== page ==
first of all, I highly recommend you to forget the windows vim shortcuts if you work on a linux box. such as: ctrl-v, ctrl-q, ctrl-c ...
well you must think this isn't the answer to your question. now I post the "answer".
ctrl-q work as
ctrl-v (block selection) on a linux box, you have to tell, you work with gvim or vim in terminal.
If it was gvim, it is easier, just create a mapping, like:
nnoremap <c-q> <c-v>
If you want to make
<c-q> work in your terminal vim, you need to understand the default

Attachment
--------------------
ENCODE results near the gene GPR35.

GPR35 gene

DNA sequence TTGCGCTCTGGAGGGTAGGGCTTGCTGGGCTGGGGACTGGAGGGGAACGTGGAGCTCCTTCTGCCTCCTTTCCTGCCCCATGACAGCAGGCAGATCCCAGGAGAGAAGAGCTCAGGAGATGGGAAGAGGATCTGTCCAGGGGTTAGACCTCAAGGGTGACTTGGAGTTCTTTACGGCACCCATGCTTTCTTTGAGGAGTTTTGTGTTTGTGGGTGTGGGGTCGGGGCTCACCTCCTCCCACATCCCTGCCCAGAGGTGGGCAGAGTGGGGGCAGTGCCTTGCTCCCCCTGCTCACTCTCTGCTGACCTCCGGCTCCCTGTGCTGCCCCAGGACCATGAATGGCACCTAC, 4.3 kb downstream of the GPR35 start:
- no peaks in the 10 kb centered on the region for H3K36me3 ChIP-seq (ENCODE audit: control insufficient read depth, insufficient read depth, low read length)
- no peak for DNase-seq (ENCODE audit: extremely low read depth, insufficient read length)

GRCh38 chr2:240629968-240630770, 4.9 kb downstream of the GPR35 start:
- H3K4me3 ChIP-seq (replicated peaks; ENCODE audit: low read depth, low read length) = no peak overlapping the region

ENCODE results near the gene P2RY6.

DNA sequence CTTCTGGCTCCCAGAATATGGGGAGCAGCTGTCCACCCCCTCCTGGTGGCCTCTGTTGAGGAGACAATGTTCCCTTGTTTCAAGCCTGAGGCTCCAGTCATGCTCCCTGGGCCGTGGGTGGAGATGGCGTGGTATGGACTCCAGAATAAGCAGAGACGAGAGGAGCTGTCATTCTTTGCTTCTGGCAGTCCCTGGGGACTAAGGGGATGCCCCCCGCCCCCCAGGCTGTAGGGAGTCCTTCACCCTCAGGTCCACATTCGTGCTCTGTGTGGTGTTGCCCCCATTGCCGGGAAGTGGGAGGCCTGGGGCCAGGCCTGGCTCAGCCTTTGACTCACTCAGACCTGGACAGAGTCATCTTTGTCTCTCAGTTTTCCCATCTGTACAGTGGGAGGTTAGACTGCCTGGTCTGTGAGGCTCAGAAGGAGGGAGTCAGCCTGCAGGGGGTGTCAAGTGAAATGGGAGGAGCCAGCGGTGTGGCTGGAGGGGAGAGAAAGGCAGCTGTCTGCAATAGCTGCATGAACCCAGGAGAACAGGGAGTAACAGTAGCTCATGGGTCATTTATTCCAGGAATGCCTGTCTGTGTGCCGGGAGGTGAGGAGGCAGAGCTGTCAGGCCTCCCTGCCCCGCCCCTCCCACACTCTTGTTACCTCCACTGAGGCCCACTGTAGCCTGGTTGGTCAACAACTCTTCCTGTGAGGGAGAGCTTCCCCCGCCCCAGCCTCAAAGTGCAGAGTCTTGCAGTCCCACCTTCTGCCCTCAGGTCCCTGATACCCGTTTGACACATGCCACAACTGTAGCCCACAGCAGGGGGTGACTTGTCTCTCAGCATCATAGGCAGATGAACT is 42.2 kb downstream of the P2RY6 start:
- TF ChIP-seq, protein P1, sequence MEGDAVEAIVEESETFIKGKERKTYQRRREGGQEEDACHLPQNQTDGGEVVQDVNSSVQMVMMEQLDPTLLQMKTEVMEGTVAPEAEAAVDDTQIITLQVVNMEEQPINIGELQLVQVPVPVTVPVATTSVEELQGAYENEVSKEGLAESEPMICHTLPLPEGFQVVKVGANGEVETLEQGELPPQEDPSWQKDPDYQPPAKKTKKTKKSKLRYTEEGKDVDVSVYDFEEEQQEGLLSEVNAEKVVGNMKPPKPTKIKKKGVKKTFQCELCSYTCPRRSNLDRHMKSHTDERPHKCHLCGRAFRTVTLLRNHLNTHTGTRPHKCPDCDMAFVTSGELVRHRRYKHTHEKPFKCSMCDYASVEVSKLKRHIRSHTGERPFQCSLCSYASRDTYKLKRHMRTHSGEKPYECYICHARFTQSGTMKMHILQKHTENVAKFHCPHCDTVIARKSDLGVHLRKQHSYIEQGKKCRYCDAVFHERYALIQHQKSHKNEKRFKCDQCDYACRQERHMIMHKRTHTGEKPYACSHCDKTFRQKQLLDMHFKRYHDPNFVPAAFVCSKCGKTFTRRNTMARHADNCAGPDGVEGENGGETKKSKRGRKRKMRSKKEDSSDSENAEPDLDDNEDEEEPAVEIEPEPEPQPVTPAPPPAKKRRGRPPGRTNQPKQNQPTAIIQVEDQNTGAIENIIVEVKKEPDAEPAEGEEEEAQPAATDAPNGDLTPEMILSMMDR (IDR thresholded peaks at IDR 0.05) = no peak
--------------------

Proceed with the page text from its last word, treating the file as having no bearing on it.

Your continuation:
<C-q> has special meaning in your terminal settings.
In your terminal, pressing
<c-q> will sent
stty start signal. This is important when you first
stop your terminal output scrolling(by
ctrl-s), and then you want to resume. That is, in terminal vim, if you pressed
C-q, it will be captured first by terminal. You can of course change that rule, by disable the
stty start definition. like:
stty start undef
you could add this to your
.bashrc file (I assume you were using bash) if you want to make it as default.
with this line executed, you can create the same mapping
nnoremap <c-q> <c-v> in your vim, and pressing
<c-q> in normal mode, vim is gonna enter block-wise selection mode.
After all, again, I suggest you forget the windows mapping if you work on linux box.